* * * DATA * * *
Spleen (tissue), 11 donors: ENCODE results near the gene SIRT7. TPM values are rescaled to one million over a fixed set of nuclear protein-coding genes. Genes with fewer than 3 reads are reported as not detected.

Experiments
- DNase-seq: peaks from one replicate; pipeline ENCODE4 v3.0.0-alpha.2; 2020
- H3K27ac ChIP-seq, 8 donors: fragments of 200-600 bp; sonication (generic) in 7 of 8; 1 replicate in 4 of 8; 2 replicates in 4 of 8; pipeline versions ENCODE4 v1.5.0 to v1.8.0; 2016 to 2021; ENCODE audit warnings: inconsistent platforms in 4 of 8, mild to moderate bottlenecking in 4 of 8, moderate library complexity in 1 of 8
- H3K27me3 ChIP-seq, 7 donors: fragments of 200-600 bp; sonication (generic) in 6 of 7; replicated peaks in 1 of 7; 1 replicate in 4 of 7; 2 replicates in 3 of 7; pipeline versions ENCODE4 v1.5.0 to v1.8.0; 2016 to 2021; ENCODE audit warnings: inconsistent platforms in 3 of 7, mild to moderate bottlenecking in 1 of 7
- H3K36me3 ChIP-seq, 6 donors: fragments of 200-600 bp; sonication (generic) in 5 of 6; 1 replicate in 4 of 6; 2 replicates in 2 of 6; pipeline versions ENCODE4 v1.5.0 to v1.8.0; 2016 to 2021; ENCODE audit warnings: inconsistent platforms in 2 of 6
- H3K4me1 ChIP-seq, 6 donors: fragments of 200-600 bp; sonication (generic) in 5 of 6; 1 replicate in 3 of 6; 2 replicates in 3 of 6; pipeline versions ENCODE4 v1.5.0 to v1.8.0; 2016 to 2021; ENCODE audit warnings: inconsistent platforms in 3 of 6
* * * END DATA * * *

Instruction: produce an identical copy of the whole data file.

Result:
Spleen (tissue), 11 donors: ENCODE results near the gene SIRT7. TPM values are rescaled to one million over a fixed set of nuclear protein-coding genes. Genes with fewer than 3 reads are reported as not detected.

Experiments
- DNase-seq: peaks from one replicate; pipeline ENCODE4 v3.0.0-alpha.2; 2020
- H3K27ac ChIP-seq, 8 donors: fragments of 200-600 bp; sonication (generic) in 7 of 8; 1 replicate in 4 of 8; 2 replicates in 4 of 8; pipeline versions ENCODE4 v1.5.0 to v1.8.0; 2016 to 2021; ENCODE audit warnings: inconsistent platforms in 4 of 8, mild to moderate bottlenecking in 4 of 8, moderate library complexity in 1 of 8
- H3K27me3 ChIP-seq, 7 donors: fragments of 200-600 bp; sonication (generic) in 6 of 7; replicated peaks in 1 of 7; 1 replicate in 4 of 7; 2 replicates in 3 of 7; pipeline versions ENCODE4 v1.5.0 to v1.8.0; 2016 to 2021; ENCODE audit warnings: inconsistent platforms in 3 of 7, mild to moderate bottlenecking in 1 of 7
- H3K36me3 ChIP-seq, 6 donors: fragments of 200-600 bp; sonication (generic) in 5 of 6; 1 replicate in 4 of 6; 2 replicates in 2 of 6; pipeline versions ENCODE4 v1.5.0 to v1.8.0; 2016 to 2021; ENCODE audit warnings: inconsistent platforms in 2 of 6
- H3K4me1 ChIP-seq, 6 donors: fragments of 200-600 bp; sonication (generic) in 5 of 6; 1 replicate in 3 of 6; 2 replicates in 3 of 6; pipeline versions ENCODE4 v1.5.0 to v1.8.0; 2016 to 2021; ENCODE audit warnings: inconsistent platforms in 3 of 6